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The Illustrious Yucatecans of Our Day to Day - Vol. 1

14 september 2022
3 min. de lectura

Have you ever been curious about who were the people who are honored in the monuments of Mérida? Why is an avenue named after a person? Without a doubt, they are people who made a change in Yucatán. Today I share with you a little bit about four of them; more to come.



1.- Manuel Crescencio Rejón

If its name sounds familiar to you, perhaps you have visited the airport with the support of the Google Maps assistant, since it takes its name from it (Manuel Crescencio Rejón International Airport). Born in Bolanchenticul, in 1799, today part of Campeche, he was a Mexican lawyer and politician with a long career who is recognized as the father of the amparo law. As a deputy, after the consummation of Mexican independence in 1821, he fought - among other things - for the independence of Tabasco with Yucatán and the abolition of the death penalty, as well as pensions and encomiendas, which were in the hands of the descendants of the conquerors, and for the rights of the workers and indigenous people who had been subjected. Always on the side of liberal, federal and republican ideas, he opposed the appointment of Iturbide as emperor. Upon his fall, Crescencio Rejón defended the need for a judicial branch independent of the rest of the powers.

Despite having died at just the age of 50, throughout his life he was a deputy, senator, Minister of Foreign Affairs (for more than one president), promoter of the Yucatecan constitution and, in general, a very active participant in the political life of Mexico as a young country, especially during the conflicts with the United States.



2-. Agustín O’Horán

The name of this doctor and politician (Mexican, born in Guatemala) comes up every time a famous hospital in Mérida is mentioned (in Circuito Colonias con Itzáez), but do you know who this character was? To begin with, he is the co-founder of the School of Medicine of the Autonomous University of Yucatán; He was also among the founders of the Literary Institute of Yucatán, in addition to having reorganized the Normal School of Teachers.

Agustín O'Horán was also involved in the Caste War. A Republican, like Rejón, O'Horán resigned from his position as director of the San Juan de Dios hospital (in Mejorada) during the second Mexican empire, led by Maximilian of Habsburg. Having passed those years, he served as first advisor in the government; He was interim governor of the state on several occasions, but he renounced political life to dedicate himself fully to his work as a doctor. The General Hospital of Yucatán took his name from the year of his death, 1884, by decree of the State Congress. 



3.- Manuel Berzunza y Berzunza

Another name I first heard with the arrival of Google Maps. Anti-Porfirista despite the rejections that this earned him (for example, from the Campechano Institute, where he could not study law), he was a local and federal deputy, interim governor (at 28 years old and after a modification in the law) of Yucatán before Felipe Carrillo Puerto... and a very close friend of the latter, with whom he was shot during a coup d'état. Loyal and recognized for his “social rectitude and sensitivity,” he was municipal president of Mérida at the time of his death.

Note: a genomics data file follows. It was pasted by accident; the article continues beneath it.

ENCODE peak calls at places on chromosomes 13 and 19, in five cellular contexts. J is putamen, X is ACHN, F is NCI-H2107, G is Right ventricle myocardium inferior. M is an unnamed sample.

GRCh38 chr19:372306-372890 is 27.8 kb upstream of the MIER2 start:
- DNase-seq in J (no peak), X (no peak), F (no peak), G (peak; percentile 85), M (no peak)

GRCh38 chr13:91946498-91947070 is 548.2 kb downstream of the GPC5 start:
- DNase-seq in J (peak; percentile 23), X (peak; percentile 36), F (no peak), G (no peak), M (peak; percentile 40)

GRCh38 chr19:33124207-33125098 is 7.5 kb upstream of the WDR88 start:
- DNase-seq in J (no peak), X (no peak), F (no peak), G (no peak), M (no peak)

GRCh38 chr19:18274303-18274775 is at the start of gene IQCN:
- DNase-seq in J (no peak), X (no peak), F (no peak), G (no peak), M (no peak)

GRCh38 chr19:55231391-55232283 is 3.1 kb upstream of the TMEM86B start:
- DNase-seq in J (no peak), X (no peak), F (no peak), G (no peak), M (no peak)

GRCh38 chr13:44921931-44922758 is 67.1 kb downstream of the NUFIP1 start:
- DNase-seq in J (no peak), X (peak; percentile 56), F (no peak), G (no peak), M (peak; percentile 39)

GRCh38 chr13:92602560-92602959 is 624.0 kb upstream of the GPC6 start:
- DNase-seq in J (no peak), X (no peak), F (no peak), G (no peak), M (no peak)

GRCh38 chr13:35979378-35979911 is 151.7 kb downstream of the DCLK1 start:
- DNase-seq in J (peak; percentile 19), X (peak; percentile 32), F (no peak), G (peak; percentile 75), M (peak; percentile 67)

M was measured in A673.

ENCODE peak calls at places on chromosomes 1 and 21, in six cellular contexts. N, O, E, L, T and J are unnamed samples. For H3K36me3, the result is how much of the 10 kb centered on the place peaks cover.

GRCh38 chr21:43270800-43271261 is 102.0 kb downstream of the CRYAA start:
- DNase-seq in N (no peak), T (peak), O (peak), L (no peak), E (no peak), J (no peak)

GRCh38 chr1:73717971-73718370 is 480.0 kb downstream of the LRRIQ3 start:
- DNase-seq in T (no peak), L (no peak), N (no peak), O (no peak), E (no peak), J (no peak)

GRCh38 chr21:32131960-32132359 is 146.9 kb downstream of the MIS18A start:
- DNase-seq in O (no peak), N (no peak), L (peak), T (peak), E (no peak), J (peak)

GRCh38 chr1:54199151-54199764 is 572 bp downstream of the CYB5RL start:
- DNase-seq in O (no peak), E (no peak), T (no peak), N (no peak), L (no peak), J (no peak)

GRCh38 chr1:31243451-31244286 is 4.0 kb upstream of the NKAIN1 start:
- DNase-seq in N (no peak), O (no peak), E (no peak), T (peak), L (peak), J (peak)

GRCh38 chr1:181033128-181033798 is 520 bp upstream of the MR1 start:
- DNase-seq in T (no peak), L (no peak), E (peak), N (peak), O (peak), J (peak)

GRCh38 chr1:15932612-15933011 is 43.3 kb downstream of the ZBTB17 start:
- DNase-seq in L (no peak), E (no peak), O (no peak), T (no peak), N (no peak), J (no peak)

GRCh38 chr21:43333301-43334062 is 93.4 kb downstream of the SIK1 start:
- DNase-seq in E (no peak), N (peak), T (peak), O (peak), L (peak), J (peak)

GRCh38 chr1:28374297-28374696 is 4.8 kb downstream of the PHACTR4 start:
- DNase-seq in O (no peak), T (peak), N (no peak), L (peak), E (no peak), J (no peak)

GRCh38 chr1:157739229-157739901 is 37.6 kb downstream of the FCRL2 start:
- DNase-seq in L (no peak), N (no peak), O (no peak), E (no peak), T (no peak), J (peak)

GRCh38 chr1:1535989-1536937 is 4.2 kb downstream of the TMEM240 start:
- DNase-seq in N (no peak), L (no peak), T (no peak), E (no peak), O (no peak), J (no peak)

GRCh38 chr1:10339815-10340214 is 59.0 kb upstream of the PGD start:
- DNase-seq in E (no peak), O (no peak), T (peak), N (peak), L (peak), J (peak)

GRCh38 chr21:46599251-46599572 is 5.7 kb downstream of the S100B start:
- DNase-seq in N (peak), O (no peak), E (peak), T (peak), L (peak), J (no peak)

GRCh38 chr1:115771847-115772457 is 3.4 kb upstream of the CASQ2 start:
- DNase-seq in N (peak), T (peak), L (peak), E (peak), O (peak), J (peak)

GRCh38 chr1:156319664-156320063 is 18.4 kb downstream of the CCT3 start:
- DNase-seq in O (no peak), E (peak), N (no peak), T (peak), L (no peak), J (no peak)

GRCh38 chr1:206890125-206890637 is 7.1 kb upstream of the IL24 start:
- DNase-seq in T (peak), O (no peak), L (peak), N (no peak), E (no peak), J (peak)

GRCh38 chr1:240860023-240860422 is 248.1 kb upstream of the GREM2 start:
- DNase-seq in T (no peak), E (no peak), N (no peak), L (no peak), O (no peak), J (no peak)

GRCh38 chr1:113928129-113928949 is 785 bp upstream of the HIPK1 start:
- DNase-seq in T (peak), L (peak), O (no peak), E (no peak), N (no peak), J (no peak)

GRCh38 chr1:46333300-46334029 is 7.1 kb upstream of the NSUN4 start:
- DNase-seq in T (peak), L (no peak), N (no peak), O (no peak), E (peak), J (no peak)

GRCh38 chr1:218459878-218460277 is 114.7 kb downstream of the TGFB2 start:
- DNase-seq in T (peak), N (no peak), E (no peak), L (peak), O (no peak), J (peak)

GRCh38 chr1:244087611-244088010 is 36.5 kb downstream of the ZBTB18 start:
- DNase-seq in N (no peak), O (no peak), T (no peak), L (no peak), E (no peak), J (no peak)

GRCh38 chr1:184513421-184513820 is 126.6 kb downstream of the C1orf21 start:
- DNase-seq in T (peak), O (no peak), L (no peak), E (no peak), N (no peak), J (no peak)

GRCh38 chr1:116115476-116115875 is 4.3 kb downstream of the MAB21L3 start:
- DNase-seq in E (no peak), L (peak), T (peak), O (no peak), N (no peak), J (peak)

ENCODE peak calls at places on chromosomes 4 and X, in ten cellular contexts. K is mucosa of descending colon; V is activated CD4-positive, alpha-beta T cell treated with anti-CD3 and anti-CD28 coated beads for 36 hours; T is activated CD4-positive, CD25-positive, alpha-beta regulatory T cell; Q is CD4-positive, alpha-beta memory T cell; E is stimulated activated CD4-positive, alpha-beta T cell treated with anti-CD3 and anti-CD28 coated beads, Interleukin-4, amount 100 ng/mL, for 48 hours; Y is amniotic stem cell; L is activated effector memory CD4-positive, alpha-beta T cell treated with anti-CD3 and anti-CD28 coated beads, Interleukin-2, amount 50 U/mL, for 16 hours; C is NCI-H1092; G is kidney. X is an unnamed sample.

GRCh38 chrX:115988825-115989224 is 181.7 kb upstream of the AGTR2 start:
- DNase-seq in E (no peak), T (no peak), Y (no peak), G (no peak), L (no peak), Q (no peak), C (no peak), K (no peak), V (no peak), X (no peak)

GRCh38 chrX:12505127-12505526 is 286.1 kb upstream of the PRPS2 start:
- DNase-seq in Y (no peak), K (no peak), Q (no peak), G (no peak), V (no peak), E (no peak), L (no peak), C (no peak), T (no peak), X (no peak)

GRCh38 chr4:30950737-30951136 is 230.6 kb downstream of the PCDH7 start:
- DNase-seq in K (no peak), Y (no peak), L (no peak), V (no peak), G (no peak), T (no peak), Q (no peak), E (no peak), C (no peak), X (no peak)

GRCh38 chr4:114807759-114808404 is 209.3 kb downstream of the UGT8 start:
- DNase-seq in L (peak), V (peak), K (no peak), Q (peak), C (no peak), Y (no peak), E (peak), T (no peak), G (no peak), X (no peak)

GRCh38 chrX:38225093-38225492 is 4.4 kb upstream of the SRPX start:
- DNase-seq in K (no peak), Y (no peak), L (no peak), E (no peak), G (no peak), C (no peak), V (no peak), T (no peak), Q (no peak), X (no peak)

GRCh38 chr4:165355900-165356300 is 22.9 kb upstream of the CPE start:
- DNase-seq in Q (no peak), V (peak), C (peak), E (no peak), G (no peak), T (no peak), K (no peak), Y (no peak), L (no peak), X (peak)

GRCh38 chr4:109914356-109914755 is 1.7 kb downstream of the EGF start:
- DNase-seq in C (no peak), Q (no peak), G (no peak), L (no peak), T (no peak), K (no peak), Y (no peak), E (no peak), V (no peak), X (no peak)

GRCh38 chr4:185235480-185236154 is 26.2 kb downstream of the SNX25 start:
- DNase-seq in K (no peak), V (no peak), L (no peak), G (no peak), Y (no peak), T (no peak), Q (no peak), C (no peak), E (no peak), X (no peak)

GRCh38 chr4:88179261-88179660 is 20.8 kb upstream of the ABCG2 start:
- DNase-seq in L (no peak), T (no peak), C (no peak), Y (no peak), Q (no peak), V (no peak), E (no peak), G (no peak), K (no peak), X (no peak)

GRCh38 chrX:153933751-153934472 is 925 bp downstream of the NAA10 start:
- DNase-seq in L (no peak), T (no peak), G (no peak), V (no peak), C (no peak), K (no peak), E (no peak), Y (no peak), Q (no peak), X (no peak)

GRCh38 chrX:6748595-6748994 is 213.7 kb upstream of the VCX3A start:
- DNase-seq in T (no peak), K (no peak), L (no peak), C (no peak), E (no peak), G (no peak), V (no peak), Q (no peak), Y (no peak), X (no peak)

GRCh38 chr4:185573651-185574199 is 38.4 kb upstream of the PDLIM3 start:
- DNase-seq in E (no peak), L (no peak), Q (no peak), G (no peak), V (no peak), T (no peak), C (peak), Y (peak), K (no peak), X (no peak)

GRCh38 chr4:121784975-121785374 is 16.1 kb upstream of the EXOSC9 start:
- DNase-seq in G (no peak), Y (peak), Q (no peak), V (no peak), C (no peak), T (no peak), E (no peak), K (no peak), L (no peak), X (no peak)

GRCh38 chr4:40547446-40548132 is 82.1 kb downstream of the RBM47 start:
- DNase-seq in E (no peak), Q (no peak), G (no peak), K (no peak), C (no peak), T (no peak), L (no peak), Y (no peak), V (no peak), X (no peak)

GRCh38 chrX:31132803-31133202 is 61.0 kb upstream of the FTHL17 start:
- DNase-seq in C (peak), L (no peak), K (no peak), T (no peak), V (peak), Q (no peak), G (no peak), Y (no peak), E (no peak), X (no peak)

Unfortunately, my research to learn about his contributions was not very fruitful, so I continue with the question of why the Mérida peripheral is named after him. However, in the magazine “El corazón de Ah' Canul” it is read that Governor Loret de Mola proposed it with the intention of “rescuing from oblivion one of the historical figures linked to Carrillo Puerto.”



4.- Rosa Torre González

Rosa Torre González Avenue (between the Xtabay monument and Hacienda Chichí Suárez) is not as well known as other points on this list, but that is because it only received its name in March of this year. Rosa Torre was a feminist, politician and teacher who participated in the Mexican Revolution from her trenches. In 1916, she participated in the First Feminist Congress of our state; in the second she was president and, in 1922, she became the first woman to hold public office by popular election in Mexico; This occurred 31 years before women gained the right to vote in our country. Despite this milestone and her career as a precursor of the fight for gender equality, for many years the date of her death was unknown for certain; It is now known that it was in 1973, at the age of 82.

As additional information, Rosa Torre collaborated in the Rita Cetina Gutiérrez League (which she established with Elvia Carrillo Puerto), fighting against drugs, prostitution, alcohol and superstition. In addition, the League taught workshops on hygiene, economics, birth control, and infant care. It is estimated that Rosa Torre contributed to the creation of 45 feminist leagues, organizing more than 5,500 workers.

Olivia Camarena Cervera

Author: Olivia Camarena Cervera

Yucatecan communicologist. Your favorite Assistant Editor. Writer, blogger, and bookstagrammer in her spare time. She also experiments with TikTok.

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